Diane Narwood, the head of Macy's. Had she not come on, had she not given a no name girl a chance, none of these women's lives would have been impacted, and so she is the reason why so many lives have been touched. Orphanages now being built because she took a chance. She could have lost her job. So many lives. I've been blessed as well with Rebekah, my wing woman in the company. She stood beside me. She didn't take a salary for a full year when she first started. She believed in who I was. We literally walked through mud. There were days that we had to go out and run the warehouse and ship goods out to Macy's until 1 in the morning, black from just boxes. I know it sounds crazy, but it is not glamorous, that part. So she was amazing in that. I was so blessed, the chairman of Bloomingdales. He was the chairman for 40 years, Lester Gribetz. I have modeled myself after him. He's pure magic as a CEO and leader. I model myself after him and I stalked him. Found him, went to breakfast with him. He believed in me so much he quit his job and came to work for me.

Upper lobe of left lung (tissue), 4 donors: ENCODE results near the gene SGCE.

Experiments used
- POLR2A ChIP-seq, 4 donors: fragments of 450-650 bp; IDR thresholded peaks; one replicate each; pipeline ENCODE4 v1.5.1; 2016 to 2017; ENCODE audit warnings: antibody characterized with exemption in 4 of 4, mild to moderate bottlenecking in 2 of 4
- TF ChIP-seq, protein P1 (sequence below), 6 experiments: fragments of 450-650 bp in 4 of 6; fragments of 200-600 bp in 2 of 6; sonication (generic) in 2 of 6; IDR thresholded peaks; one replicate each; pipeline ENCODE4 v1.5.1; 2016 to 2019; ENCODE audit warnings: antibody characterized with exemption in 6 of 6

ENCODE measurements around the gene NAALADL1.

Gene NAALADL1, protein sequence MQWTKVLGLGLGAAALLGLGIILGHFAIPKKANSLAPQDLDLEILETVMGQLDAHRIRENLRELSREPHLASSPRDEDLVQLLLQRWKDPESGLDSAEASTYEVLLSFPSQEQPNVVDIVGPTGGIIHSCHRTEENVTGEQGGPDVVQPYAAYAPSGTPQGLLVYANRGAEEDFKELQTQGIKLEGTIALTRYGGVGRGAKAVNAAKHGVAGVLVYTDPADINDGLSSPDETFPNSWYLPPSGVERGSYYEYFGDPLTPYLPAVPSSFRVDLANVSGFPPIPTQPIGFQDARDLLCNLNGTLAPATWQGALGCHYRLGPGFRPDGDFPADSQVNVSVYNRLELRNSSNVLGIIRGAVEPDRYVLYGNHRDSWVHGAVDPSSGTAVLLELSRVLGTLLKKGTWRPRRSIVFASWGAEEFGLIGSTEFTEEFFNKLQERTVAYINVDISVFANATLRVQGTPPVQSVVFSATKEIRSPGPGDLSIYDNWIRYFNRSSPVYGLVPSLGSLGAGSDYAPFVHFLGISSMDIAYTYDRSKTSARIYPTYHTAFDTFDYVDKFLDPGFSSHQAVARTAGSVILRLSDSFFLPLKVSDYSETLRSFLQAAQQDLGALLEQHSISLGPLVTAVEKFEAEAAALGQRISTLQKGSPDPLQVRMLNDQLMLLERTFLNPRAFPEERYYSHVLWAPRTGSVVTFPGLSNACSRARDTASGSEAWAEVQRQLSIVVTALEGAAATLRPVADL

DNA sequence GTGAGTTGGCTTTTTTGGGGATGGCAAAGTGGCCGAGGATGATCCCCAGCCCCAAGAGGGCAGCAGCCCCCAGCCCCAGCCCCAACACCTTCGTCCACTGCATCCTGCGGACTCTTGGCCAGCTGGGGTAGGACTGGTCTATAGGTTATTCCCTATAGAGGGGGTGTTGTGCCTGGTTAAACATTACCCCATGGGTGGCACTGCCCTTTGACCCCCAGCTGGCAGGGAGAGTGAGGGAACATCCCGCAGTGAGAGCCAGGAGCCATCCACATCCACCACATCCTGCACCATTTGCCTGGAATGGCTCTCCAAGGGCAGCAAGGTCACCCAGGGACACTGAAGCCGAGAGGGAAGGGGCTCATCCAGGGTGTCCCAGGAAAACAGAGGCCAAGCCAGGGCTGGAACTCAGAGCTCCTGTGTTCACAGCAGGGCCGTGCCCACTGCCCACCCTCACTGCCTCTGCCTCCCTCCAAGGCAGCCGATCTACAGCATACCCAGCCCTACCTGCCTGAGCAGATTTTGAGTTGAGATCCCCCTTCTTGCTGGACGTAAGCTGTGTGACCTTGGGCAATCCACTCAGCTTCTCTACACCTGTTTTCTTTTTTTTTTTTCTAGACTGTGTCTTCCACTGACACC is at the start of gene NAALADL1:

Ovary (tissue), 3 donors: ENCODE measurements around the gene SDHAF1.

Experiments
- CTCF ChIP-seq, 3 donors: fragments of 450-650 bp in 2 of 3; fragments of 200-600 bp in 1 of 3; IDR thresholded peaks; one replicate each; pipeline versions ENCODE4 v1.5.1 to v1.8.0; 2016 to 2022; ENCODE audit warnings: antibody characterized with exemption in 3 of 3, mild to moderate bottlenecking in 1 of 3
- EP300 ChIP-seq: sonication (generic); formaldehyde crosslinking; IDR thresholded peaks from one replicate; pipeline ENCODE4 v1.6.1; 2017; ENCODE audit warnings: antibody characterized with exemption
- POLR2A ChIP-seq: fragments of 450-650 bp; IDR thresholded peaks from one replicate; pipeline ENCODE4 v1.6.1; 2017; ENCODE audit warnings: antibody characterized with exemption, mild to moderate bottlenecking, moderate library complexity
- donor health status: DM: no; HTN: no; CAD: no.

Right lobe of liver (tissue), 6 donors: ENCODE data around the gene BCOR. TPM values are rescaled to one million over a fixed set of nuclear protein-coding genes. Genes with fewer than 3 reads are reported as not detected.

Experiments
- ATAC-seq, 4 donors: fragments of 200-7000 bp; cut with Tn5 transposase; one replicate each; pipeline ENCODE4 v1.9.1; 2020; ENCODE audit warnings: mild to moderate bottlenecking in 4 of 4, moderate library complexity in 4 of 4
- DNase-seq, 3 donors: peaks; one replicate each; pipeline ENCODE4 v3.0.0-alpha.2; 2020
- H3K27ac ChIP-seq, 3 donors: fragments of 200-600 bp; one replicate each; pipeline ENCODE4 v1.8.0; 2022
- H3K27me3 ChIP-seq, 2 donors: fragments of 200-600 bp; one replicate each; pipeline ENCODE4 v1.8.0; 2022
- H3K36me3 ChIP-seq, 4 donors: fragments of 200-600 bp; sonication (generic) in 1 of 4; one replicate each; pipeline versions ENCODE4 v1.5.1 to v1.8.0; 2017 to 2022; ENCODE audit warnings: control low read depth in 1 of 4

[55:45]
James McKinney: Oh my goodness.

[55:46]
Darbie Angell: Because of him, he made so many strategic calls and taught me how to be stronger too as an executive. So blessed to have him. Chief of Fashion for Macy's, Steven Cardenio, came to work for me as well and has taught me so much to look over the brand and how to stay on brand. Kendra Scott, such a strong woman. I'm so blessed by her in my business and my personal life. She sees me as a woman. She knows some of the struggles. I can be extremely open to her and know she's holding that, and it's nothing that she's going to judge me on. Don't worry, got you back, here you go, move on. Also my business life with her, she has put me in my place. I'm extremely open to her and she'll tell me like it is. She's like, "Nope, you're in the wrong, do it this way instead," and I'll be like, "Thank you so much."

[56:39]
James McKinney: That's awesome.

[56:40]
Darbie Angell: I mean so many strategic people.

[56:42]
James McKinney: That's incredible. What a roster of support. That's why I ask that question so that people do not lose sight. It's so easy to just get your head down and just become part of the grind that you forget to reach out for those to support you, so that's why I love that question, so thank you for that incredible display of support.

[56:58}